- Pound Sterling vs. US dollar falls more than 100 pips on “Super Thursday”.
- BoE Governor Bailey suggests inflation may show sharp decline in April data, UK growth figures paint a more upbeat picture.
- The US dollar strengthens on safe havens after PacWest sees large deposit outflows, renewing banking jitters.
Pound Sterling (GBP) continued to fall against the US dollar (USD) on Friday, following weakness triggered by the Bank of England (BoE) monetary policy meeting the previous day. GBP/USD is now trading below 1.2500 after being pushed lower following the release of the Michigan Consumer Confidence Index, which showed a drop to 57.7 from 63, and Michigan 5-year inflation expectations, which rose to 3.2% from earlier 3.0%.
Technically, GBP/USD is showing short-term bearish signs, but overall remains in a long-term uptrend, favoring longs over shorts.
Movements in the GBP/USD market
- Sterling gained ground on Friday following the release of UK GDP data which was feared to show the UK slipping into recession.
- However, quarterly GDP came in at a positive 0.1%, which is in line with estimates. GDP rose by 0.2% year-on-year, which is also in line with forecasts. However, the month-on-month figure showed a below-expected fall of -0.3%, when growth of 0.1% was expected.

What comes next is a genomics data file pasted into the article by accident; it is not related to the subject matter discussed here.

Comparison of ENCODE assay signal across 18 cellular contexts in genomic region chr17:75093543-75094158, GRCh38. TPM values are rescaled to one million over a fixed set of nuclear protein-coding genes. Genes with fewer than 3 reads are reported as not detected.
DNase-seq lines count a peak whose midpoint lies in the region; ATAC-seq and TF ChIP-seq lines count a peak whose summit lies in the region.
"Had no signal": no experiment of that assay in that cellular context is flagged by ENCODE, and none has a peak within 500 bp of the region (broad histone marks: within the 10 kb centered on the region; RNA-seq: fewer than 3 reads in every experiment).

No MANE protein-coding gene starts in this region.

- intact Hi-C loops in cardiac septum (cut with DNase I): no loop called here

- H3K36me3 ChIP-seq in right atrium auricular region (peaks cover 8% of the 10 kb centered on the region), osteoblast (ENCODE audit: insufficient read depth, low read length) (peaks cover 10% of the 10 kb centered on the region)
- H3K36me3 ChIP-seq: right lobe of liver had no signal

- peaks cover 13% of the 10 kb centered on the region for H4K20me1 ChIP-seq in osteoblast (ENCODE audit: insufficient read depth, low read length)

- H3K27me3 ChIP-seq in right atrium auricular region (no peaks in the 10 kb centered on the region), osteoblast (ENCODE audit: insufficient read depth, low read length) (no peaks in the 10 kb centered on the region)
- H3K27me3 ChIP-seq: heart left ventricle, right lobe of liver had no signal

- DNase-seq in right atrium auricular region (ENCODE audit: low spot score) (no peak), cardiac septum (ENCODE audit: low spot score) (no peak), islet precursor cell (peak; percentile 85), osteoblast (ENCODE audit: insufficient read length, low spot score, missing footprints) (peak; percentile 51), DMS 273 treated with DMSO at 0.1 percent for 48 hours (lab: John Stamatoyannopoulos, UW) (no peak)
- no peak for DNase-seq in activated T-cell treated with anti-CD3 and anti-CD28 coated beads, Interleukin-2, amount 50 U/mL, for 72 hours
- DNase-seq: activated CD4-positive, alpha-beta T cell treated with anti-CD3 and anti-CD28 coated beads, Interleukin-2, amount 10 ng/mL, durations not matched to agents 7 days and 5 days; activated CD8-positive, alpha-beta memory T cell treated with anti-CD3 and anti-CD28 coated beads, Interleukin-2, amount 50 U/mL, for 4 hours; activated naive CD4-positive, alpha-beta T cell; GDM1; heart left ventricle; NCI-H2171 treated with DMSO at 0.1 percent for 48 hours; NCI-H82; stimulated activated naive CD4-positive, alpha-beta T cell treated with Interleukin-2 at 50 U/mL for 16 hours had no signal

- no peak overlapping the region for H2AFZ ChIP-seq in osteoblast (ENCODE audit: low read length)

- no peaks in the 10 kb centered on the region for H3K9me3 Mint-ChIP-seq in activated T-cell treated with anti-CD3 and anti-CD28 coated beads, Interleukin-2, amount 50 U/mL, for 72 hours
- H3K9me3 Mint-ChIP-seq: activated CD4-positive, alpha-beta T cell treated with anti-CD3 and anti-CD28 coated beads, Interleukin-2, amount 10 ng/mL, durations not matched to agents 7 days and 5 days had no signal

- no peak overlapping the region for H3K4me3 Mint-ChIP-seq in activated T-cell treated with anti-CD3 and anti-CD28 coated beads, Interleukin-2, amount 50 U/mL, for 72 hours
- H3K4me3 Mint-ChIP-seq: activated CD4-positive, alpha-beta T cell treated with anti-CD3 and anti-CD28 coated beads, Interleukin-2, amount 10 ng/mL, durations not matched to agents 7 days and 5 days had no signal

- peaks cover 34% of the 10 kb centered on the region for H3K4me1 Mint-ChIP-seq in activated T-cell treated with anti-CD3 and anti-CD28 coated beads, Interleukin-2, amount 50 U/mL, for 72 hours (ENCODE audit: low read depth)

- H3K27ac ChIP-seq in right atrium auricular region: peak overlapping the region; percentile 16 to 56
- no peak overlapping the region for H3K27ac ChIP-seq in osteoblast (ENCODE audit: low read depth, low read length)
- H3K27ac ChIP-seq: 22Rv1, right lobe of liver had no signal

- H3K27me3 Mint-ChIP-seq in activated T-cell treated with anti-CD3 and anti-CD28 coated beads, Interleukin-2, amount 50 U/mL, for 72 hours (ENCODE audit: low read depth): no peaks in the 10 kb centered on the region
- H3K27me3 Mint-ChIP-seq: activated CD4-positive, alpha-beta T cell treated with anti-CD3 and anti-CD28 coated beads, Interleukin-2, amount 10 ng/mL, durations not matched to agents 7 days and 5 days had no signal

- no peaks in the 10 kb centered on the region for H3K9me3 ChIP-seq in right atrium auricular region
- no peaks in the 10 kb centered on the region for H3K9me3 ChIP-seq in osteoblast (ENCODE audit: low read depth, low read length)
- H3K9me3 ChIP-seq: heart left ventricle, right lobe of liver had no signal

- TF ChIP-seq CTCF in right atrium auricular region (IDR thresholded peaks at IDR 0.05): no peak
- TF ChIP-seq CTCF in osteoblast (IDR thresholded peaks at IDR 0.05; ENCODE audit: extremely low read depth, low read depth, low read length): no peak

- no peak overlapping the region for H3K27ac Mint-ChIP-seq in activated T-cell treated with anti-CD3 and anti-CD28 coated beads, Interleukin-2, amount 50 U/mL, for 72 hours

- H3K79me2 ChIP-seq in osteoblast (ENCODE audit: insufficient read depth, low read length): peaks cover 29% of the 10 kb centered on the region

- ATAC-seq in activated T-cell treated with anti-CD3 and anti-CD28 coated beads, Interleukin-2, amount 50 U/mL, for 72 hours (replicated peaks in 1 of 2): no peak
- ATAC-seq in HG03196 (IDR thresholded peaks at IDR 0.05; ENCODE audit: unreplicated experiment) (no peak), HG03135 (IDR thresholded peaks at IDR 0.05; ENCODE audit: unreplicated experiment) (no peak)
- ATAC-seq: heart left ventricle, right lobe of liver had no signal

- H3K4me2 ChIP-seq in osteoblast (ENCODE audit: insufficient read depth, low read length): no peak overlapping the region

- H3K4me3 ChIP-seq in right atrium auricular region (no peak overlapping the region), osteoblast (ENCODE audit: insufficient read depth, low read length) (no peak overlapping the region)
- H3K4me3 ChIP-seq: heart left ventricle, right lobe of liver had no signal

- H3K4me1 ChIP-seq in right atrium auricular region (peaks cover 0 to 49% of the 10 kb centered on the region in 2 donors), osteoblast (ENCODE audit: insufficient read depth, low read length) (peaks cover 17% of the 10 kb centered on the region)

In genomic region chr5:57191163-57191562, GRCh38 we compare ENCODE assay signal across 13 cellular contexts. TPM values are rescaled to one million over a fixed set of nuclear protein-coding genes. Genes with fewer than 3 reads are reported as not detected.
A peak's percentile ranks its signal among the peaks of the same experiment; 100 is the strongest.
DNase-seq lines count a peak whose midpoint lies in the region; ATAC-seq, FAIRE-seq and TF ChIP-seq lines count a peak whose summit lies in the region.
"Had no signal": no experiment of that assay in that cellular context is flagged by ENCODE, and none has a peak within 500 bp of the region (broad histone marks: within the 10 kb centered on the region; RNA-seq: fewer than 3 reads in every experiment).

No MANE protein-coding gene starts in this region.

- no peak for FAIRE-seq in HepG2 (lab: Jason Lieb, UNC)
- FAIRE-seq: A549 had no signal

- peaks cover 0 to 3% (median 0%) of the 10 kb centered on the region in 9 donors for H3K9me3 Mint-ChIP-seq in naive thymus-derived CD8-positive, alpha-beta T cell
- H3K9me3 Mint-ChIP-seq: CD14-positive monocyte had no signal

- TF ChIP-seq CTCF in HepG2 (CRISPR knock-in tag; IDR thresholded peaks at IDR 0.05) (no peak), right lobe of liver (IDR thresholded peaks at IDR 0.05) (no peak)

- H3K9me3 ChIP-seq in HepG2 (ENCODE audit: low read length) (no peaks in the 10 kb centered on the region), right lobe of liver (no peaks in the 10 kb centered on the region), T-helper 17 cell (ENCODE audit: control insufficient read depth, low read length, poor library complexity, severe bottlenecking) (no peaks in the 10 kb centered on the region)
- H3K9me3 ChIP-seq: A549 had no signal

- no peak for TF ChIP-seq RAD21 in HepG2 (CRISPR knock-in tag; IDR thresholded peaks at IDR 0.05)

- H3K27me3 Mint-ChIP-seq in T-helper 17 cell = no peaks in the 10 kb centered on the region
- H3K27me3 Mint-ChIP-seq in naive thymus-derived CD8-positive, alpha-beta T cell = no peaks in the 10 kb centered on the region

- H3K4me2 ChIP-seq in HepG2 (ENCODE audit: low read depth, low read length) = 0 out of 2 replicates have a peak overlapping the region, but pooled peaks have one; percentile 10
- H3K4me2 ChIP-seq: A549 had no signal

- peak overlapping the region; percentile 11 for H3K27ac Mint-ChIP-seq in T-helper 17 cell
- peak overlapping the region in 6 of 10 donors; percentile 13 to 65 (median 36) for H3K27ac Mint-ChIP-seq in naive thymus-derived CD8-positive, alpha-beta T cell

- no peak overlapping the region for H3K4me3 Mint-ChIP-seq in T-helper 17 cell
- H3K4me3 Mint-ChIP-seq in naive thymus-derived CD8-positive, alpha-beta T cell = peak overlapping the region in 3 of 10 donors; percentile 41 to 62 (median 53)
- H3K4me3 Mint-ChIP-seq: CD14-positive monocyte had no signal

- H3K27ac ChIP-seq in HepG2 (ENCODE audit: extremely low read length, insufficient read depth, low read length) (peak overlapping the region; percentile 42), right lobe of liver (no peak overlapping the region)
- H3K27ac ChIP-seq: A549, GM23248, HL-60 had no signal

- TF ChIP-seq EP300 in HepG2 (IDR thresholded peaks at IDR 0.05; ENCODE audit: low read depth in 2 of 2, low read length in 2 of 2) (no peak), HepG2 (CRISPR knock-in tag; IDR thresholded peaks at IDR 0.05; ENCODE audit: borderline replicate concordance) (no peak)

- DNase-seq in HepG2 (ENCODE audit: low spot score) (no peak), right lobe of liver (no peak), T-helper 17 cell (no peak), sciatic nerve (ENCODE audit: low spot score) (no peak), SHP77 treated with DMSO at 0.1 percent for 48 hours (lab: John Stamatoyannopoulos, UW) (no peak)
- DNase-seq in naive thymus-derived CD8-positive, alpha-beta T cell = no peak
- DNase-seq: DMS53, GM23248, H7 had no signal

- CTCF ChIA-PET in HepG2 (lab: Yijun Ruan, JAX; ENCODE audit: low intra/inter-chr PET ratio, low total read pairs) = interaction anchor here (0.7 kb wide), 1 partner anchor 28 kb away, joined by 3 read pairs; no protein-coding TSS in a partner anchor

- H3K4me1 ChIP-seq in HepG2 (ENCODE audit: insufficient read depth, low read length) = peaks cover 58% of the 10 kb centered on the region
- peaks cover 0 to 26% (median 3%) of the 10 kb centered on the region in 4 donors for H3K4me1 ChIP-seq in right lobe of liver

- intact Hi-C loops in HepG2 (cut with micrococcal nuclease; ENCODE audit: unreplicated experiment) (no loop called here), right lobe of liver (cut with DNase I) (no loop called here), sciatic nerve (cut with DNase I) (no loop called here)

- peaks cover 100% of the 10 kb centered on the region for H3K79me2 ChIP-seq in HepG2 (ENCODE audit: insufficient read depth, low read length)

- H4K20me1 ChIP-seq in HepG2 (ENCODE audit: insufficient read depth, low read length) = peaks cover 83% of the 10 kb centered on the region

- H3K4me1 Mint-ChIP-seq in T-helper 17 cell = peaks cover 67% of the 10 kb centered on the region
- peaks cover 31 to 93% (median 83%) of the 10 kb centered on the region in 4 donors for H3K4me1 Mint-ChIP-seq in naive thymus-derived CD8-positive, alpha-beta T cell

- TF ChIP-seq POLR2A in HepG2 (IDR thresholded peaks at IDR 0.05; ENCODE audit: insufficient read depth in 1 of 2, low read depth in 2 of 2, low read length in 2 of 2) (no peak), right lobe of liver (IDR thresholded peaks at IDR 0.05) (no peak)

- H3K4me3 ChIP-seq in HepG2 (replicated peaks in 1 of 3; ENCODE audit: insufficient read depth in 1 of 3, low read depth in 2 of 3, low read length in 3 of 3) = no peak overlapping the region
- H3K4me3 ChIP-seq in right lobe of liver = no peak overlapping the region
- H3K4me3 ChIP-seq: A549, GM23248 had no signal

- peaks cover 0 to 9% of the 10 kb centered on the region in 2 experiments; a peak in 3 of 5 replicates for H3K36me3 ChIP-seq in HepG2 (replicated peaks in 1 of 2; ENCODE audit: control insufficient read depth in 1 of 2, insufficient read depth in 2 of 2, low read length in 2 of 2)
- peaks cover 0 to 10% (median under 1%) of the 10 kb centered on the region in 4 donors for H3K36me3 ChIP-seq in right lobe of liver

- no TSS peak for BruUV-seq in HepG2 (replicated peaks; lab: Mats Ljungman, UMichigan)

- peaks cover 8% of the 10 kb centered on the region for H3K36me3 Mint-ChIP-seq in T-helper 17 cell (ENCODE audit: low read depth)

- On Thursday, a combination of dovish comments at the BoE meeting and renewed fears of a banking crisis, supporting safe-haven flows to the US dollar, sent GBP/USD sharply lower on Thursday.
- GBP/USD initially fell after the BoE announced its 7:2 decision (the same ratio as last session) to raise interest rates by 0.25%, taking Bank Rate to 4.50%.
- The pair continued lower after BoE chairman Andrew Bailey said: “The committee had good reason to believe that headline inflation will fall significantly from April.”
- Although sterling recovered later as Bailey highlighted spillovers and how “risks to inflation remain skewed to the upside as spillovers persist”.
- GBP/USD resumed its sell-off after the US dollar strengthened on safe-haven demand after struggling US lender PacWest released a package of securities, renewing fears of a US banking crisis. The filing revealed that the bank’s deposits fell nearly 10%, leading to a 20% selloff in the bank’s stock.
- Headline inflation in the UK is at 10.1%, more than double the 4.9% in the US. However, US and UK core inflation are more similar, with the US at 6.2% versus the UK’s 5.5%. However, it does suggest that the UK will need to continue raising rates after the Federal Reserve (Fed) pauses. This should benefit GBP versus USD as global investors favor currencies with higher interest rates to park their money.